New York Knicks: Stop Worrying About Carmelo Anthony


Phil Jackson and the New York Knicks have built a strong rotation. The approach to the game is reminiscent of the 1990s, with blue collar competitors and committed defenders helping New York become more competitive than anyone could’ve expected through five games.

The one player who hasn’t consistently shown up is the most important contributor of all: Carmelo Anthony.

Anthony is averaging 21.8 points per game, but he’s doing so on a slash line of .365/.320/.886. He’s scored less than 20 points in three of his five appearances, and has converted at 37.0 percent or worse from the field in four.

That includes two games at 25.0 percent shooting or below.

Despite his struggles, it’s far too soon to write Anthony off as a past-his-time star. Instead of harping on the numbers, one should instead focus on the flaws in his game and see just how correctable they are.

For Knicks fans and critics, a word of advice appears necessary: stop worrying about Carmelo Anthony.

Not a Mechanical Issue

Through five games, Carmelo Anthony is shooting 36.5 percent from the field and 32.0 percent from beyond the arc. Those numbers need not be reiterated to properly explain just how poorly he’s playing.

That has far more to do with an inability to get the usual lift on his jump shots than it does a decline in skill or ability.

Anthony is just five regular season games into his return from a debridement and repair surgery on his left patella tendon. Thus, it’s hardly surprising that he’s struggling with key areas of his game such as his second jump and the elevation on his jumper.

Rather than reinventing the wheel, Anthony simply needs time to improve his stamina. There isn’t an issue with his remaining skill, but instead his ability to maintain a high level of energy from beginning to end—something that’s to be expected of a player in his situation.

According to Ohm Youngmisuk of ESPN New York, Anthony doesn’t believe his struggles have anything to do with flawed mechanics:

"“The mechanics are there,” Anthony said. “Just that lift, power coming back to game shape, game form.”“It’s just legs,” he added. “The shot is right there. Some of them I’m shooting them long, some I’m shooting short. It’s just about getting that rhythm.”"

He’s right.

Anthony hasn’t suddenly forgotten how to shoot or score. He’s struggling because his flawless footwork, creative arsenal of mid-range maneuvers and devastating ability to hit pull-up 3s haven’t yet been met by his physical readiness.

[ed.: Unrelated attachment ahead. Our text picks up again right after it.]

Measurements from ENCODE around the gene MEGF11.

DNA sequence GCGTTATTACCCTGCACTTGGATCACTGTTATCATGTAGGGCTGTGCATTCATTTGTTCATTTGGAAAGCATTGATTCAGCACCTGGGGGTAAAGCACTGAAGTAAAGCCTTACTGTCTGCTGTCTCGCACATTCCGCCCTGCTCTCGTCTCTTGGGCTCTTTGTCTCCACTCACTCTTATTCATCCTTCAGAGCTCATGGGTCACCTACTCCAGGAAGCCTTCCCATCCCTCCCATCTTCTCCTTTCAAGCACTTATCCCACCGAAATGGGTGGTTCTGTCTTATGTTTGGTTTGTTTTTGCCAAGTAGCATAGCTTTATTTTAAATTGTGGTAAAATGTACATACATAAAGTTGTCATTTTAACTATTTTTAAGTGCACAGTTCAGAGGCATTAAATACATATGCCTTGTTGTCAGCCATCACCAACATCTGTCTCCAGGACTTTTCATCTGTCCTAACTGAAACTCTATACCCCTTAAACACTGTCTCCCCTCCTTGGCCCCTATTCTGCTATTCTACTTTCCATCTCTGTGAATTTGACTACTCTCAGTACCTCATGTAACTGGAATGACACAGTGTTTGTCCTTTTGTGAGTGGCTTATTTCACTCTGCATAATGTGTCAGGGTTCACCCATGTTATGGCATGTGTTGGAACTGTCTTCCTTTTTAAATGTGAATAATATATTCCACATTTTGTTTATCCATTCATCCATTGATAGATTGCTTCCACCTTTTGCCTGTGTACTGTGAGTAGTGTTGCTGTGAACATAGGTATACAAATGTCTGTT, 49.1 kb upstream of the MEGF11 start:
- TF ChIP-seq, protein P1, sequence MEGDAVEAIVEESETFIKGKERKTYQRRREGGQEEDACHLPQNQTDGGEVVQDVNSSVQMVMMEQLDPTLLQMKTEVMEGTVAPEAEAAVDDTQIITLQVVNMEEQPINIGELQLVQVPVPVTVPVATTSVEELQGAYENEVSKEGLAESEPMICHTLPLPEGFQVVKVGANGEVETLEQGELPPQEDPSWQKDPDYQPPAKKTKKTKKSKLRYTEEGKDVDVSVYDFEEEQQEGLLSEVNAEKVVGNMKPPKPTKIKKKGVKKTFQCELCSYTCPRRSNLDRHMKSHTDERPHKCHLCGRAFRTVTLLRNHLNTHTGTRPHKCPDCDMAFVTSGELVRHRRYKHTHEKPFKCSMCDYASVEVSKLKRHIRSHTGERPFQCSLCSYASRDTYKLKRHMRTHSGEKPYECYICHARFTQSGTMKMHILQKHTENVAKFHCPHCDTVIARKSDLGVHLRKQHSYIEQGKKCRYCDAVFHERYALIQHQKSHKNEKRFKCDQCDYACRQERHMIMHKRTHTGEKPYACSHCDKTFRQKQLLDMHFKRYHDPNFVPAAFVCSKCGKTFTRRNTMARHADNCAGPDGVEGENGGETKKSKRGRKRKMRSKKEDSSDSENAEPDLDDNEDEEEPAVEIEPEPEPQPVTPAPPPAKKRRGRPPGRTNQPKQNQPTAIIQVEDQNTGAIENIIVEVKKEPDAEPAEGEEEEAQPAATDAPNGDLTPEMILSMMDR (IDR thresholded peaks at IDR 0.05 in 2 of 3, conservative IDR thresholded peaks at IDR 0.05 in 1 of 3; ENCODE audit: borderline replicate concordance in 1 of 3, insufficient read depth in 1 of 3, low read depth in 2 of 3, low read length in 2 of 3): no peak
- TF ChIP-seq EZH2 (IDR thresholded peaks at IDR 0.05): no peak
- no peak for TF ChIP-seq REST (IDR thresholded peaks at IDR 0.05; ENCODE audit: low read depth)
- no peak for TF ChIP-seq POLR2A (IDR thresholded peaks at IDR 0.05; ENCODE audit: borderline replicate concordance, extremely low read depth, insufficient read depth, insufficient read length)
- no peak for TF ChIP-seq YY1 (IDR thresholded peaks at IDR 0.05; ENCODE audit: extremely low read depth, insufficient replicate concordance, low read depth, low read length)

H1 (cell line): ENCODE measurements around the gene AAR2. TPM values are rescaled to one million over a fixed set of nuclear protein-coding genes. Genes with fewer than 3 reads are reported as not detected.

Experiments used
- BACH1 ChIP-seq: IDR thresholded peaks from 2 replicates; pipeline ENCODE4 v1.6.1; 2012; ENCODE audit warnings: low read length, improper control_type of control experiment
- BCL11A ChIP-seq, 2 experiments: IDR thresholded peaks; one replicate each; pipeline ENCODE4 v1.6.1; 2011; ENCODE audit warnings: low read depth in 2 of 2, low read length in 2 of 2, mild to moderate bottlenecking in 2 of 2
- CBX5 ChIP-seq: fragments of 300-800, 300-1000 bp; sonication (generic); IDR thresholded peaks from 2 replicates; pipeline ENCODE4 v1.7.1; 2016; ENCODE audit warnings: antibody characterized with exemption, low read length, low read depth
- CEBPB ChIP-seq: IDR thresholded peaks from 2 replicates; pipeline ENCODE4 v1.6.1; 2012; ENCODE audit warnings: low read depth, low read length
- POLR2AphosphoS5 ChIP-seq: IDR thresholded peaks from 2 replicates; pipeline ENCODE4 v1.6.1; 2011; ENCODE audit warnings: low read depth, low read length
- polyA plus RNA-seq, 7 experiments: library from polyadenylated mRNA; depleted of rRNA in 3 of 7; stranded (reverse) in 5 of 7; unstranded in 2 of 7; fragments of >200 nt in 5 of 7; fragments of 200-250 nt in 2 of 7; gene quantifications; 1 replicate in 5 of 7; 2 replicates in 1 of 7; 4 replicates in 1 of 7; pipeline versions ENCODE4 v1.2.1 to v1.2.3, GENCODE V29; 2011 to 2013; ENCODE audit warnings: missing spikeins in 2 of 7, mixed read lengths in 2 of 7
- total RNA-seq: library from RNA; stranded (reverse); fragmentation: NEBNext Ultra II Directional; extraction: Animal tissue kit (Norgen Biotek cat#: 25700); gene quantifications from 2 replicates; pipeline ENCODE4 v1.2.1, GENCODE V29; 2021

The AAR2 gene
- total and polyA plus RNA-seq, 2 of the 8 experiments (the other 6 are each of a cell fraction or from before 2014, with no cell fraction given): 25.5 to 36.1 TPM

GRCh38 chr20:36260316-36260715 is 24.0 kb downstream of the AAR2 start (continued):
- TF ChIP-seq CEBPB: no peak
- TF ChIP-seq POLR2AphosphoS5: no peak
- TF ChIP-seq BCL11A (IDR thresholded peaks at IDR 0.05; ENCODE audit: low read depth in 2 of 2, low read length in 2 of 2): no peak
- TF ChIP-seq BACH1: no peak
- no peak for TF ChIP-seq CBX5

The moves are all there, but the legs are not.

If this problem persists, Anthony will clearly need to make changes. Should such a scenario arise, however, the 31-year-old would still be able to rediscover his touch.

Assuming he does, the Knicks will be a very dangerous team.

It’s About Winning

The New York Knicks are 2-3. The three losses have come by an average of 11.0 points per game, which is a misrepresentative number that fails to illustrate how close the games have been.

As Ian Begley of ESPN New York reported earlier this month, the wins and losses are the only thing that head coach Derek Fisher is focused on.

"“We have to continue to get to a point where we’re OK with just the winning percentage. It’s not about anybody’s field goal percentage. The more guys we have on our team that are interested in overall winning percentage, then we can become a good team.”"


The Knicks aren’t building a shrine to Anthony, nor should they be. Instead, Jackson is in the process of building a team that’s, at the very least, solid at every position and committed to a steady nightly effort.

That combination of depth and passion has been the foundation of New York’s quality play thus far.

When the team is working hard and defending well, it’s then on Anthony to rise to the occasion. That pertains more to his performance in the fourth quarter than something as trivial as an early-season field goal percentage.

Once Anthony rediscovers his heralded fourth quarter heroics, the first five games of the season will be nothing more than a blip on the radar.

The Strange Reality

Carmelo Anthony, like everyone else in the NBA, struggled mightily against Kawhi Leonard. He didn’t shoot much better against LeBron James, although he did play a strong game overall.

Surprisingly, Anthony’s biggest issue hasn’t been the level of competition; it’s been the fact that he can’t seem to hit uncontested jump shots.

According to, Anthony converted just 1-of-8 uncontested field goal attempts against the Atlanta Hawks. It was no prettier at the Milwaukee Bucks, when he made just 1-of-5 uncontested attempts, per

It’s safe to say that Anthony’s issue with missing opening shots will not persist—and it hasn’t.

Anthony made 4-of-9 uncontested field goal attempts at the Cleveland Cavaliers, per Before that, he was 3-of-5 against the San Antonio Spurs and 3-of-4 at the Washington Wizards.

All that’s left for ‘Melo is to find his legs as an isolation scorer.

Next: Is Carmelo Anthony a Top 10 player in franchise history?

Anthony is putting himself in a position to make the shots that he’s hit for the better part of 12 completed seasons. The issue is not his ability to get to the areas in which he thrives, but instead his consistency in converting.

For the umpteenth time, that’s rust—not a decline in ability.

Anthony may or may not get his legs back as the season progresses. Considering the regular season is only five games deep, however, it’s far too early to be worrying about whether or not an all-time scorer will find a way to consistently put points on the board.

Optimistic or otherwise, history offers a resounding cry of support for Anthony finding his rhythm.